Sticky Nuggs: The Staple of Billy Jack’s

Traditions are an important part of the college experience. For many JMU students, a Thursday night would not be complete without a trip to Billy Jack’s for a box of their iconic “sticky nuggs”. For the seven years that the Jack Brown’s sister-store has been in business, the Thursday sticky nuggs deal has remained on … Continue reading Sticky Nuggs: The Staple of Billy Jack’s

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Helping Children Cope After a Tornado

Our neighbors in Guilford County and Rockingham County are recovering from significant tornado damage that also impacted several of their schools.  We wanted to share some resources that may be useful for counselors, teachers, parents, family members and others who provide support to children following a natural disaster.

This information from the National Association of School Psychologists provides a number of resources, including a printable fact sheet and information on helping students who may experience relocation as the result of a natural disaster. You can also find a Tip Sheet available in Spanish here.  There’s even a section specific to tornadoes:

“Tornadoes. Like earthquakes, tornadoes can bring mass destruction in a matter of minutes, and individuals typically have little time to prepare. Confusion and frustration often follow. Similar to a hurricane, people experience sensations during tornadoes that may generate coping challenges, and it can be difficult to cope with the sights and smells of destruction. Given the capricious nature of tornadoes, survivor guilt has been observed to be an especially common coping challenge. For instance, some children may express guilt that they still have a house to live in while their friend next door does not.”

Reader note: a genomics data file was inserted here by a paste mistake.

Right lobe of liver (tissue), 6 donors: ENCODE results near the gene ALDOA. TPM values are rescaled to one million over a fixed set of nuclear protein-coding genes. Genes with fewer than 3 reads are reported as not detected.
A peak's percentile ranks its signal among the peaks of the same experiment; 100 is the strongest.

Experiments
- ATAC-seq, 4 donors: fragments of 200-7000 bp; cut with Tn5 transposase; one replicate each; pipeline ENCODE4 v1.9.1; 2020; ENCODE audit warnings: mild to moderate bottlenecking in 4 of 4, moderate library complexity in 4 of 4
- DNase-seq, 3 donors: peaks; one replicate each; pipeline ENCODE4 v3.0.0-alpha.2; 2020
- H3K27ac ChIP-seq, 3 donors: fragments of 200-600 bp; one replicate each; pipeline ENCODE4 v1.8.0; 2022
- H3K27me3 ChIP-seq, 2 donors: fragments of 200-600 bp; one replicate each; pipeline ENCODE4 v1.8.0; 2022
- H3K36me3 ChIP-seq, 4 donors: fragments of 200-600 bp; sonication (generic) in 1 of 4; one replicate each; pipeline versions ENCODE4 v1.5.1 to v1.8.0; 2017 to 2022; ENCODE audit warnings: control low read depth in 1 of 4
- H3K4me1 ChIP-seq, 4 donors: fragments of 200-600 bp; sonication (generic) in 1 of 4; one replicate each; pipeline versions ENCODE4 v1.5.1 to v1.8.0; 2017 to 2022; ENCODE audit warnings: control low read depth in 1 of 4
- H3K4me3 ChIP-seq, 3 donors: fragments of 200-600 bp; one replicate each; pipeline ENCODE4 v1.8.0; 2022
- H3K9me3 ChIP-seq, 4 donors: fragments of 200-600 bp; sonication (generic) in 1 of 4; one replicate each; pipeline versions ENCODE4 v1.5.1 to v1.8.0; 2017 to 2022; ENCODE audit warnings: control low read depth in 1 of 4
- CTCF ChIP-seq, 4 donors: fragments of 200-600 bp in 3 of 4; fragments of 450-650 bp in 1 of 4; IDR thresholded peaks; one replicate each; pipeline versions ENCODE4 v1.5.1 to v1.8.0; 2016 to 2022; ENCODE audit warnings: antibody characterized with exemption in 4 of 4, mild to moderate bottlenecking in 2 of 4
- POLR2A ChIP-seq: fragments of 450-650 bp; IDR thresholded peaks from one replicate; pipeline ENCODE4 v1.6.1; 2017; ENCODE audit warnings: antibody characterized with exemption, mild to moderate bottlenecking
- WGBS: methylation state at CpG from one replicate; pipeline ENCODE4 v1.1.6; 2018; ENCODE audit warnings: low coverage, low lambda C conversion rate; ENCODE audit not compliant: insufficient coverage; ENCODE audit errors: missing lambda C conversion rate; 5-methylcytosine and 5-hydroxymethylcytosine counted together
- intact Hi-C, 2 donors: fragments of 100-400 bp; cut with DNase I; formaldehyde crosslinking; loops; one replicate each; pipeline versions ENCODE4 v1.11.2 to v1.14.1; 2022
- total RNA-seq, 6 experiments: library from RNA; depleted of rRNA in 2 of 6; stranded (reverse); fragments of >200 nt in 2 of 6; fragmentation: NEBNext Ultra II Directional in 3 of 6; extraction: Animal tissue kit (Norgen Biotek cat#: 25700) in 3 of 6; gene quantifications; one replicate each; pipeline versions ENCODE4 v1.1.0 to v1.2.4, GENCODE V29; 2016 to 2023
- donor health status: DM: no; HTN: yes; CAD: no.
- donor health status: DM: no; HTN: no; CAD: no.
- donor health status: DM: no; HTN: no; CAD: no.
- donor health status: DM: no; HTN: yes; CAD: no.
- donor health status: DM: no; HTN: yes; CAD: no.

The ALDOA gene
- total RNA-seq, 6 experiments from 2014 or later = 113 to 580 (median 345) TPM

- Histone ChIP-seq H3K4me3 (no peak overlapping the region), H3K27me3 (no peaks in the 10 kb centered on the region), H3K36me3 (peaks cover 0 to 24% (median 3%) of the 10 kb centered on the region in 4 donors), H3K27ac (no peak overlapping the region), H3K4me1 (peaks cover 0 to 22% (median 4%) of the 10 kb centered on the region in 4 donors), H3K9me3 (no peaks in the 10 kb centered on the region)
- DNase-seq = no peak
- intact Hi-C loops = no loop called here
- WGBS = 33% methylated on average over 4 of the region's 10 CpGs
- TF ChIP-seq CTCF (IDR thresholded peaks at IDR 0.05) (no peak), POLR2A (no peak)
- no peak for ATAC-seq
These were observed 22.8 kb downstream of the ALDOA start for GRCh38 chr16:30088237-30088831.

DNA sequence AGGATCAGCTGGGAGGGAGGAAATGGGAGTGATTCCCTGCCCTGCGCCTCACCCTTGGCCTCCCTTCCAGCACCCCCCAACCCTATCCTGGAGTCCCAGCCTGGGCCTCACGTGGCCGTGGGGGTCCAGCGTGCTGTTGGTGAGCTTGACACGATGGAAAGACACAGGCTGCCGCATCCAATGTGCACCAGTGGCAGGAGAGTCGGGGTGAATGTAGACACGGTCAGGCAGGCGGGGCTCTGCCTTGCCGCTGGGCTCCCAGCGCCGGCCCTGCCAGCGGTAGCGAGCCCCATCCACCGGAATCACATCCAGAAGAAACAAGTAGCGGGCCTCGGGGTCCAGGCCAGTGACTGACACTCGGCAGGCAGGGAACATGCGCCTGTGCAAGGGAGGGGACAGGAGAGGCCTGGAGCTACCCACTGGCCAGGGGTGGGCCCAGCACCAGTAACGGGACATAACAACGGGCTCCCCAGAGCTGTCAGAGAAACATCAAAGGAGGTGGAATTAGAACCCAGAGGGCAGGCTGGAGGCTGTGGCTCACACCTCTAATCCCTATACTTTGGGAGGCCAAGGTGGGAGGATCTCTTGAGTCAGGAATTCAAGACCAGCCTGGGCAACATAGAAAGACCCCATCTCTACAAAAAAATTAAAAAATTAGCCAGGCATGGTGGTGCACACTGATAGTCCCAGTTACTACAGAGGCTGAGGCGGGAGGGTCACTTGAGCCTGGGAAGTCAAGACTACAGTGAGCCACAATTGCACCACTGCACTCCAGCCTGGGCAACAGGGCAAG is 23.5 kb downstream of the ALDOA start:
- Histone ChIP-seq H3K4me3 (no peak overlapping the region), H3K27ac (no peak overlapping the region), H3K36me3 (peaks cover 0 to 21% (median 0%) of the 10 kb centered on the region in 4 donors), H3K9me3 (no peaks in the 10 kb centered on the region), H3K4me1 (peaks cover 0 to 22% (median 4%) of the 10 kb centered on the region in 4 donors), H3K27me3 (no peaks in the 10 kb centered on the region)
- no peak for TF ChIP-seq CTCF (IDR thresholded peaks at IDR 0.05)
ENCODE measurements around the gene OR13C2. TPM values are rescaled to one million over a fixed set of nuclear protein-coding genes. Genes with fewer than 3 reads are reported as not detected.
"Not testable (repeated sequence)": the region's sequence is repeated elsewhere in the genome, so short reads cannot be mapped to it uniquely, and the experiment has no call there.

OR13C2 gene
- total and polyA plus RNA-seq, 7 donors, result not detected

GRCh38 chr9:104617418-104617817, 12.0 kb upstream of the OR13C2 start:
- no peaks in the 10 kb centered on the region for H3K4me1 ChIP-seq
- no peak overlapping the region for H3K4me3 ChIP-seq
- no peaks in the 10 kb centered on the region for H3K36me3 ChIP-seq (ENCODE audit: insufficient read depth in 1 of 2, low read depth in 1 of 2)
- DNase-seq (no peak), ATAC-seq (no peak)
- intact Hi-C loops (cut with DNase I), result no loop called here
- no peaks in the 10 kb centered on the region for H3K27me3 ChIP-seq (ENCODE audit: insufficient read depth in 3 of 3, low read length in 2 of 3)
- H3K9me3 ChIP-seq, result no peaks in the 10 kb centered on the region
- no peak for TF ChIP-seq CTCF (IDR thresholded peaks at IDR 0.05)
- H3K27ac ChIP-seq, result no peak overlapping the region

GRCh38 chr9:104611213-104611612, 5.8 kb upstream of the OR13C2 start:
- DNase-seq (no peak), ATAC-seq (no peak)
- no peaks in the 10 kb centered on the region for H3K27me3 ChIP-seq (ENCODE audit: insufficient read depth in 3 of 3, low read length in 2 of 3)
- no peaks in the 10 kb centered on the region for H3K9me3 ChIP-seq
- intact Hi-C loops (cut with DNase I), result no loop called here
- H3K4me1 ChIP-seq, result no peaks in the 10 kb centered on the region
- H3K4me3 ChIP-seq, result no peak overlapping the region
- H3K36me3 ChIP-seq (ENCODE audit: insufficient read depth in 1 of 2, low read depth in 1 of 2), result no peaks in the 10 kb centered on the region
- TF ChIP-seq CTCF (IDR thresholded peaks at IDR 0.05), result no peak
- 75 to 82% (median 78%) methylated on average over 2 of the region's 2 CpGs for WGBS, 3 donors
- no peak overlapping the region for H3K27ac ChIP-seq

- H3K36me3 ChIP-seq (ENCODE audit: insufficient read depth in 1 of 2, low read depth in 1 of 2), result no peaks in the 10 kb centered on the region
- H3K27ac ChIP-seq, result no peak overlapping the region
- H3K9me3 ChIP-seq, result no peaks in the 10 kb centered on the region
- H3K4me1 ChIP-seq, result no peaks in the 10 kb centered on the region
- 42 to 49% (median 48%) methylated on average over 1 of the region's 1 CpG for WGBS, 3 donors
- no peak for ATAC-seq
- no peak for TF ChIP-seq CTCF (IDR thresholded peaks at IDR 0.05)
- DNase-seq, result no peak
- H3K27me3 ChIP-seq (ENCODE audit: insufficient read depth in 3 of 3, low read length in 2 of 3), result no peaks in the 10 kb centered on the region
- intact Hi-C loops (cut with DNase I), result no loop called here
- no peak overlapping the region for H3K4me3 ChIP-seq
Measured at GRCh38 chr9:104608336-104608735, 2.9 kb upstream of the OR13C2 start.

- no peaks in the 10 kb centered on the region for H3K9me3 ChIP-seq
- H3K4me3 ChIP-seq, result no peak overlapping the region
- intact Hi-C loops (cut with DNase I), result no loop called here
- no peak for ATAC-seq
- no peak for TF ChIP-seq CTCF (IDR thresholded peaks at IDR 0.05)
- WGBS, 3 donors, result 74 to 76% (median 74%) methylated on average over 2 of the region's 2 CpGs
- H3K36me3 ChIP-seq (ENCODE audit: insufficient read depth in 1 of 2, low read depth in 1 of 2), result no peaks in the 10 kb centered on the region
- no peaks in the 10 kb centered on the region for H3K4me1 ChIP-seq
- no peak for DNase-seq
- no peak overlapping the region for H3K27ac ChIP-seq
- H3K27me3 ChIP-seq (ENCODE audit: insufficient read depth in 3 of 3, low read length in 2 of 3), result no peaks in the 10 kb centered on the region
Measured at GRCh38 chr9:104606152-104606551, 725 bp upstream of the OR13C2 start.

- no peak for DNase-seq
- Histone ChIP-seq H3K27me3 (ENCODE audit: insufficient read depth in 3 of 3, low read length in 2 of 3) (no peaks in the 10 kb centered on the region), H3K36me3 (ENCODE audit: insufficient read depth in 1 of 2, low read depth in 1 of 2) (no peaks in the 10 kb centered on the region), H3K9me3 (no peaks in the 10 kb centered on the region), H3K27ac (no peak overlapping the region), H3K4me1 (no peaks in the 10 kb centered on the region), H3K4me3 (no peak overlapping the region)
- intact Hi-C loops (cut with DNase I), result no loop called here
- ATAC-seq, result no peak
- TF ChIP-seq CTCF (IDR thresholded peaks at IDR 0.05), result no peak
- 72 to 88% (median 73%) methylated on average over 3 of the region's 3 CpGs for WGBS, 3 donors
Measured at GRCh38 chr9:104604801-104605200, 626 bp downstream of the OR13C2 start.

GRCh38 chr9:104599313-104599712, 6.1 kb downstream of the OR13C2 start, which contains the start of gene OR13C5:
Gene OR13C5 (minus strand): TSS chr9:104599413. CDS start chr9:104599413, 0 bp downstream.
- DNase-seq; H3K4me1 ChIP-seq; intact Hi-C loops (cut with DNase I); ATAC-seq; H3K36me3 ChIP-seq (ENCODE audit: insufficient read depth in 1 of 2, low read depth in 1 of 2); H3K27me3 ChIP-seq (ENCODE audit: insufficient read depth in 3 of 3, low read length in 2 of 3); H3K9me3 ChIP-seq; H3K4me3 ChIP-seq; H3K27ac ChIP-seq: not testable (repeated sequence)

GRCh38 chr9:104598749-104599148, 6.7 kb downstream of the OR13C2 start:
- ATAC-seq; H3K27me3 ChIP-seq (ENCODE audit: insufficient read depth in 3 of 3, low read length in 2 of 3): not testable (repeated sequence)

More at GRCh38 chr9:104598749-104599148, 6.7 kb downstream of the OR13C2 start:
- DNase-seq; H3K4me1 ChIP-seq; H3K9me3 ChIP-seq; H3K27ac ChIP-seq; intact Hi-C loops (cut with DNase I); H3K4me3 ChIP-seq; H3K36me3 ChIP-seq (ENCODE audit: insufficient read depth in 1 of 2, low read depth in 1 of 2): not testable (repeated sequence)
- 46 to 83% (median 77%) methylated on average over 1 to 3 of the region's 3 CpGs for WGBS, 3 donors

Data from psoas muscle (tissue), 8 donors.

Here is an infographic on how you can help:

Helping Children - Floods

You can also find information here for parents, kids and educators from the Department of Homeland Security and FEMA.  This website includes lesson plans to help our students be informed and prepared before a possible weather-related disaster occurs.

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The Mere Presence of Your Smartphone May Reduce Your Cognitive Functioning

The findings from this recent research on how smartphones impact our thinking are both fascinating and alarming.  Researchers at three large universities collaborated on this project to measure how well people can finish tasks when their smartphones are nearby.  Their study included 548 participants (with an average age of 21) who were asked to complete tasks to measure working memory (i.e., the ability to hold on to and process information) and fluid intelligence (i.e., the ability to solve new or unfamiliar problems).  Participants were assigned to one of three groups, depending on cell phone location: desk, pocket/bag, or other room.  All participants were asked to make sure their phones were completely silent during the testing.

After the testing was complete, the participants were asked how much they believed their smartphones affected their performance.  85.6% of the participants reported that their smartphones “neither helped nor hurt [their] performance.”  However, the results of the testing revealed a different story:

Both working memory capacity and fluid reasoning were improved for the group who left their smartphones in another room.  The researchers found that “the mere presence of one’s smartphone may reduce available cognitive capacity and impair cognitive functioning, even when consumers are successful at remaining focused on the task at hand.” 

Given that End of Grade (EOG) Tests and End of Course (EOC) tests are just a few weeks away, this research really resonated with us.  The researchers noted that, “As educational institutions increasingly embrace “connected classrooms,” the presence of students’ mobile devices in educational environments may undermine both learning and test performance—particularly when these devices are present but not in use.”

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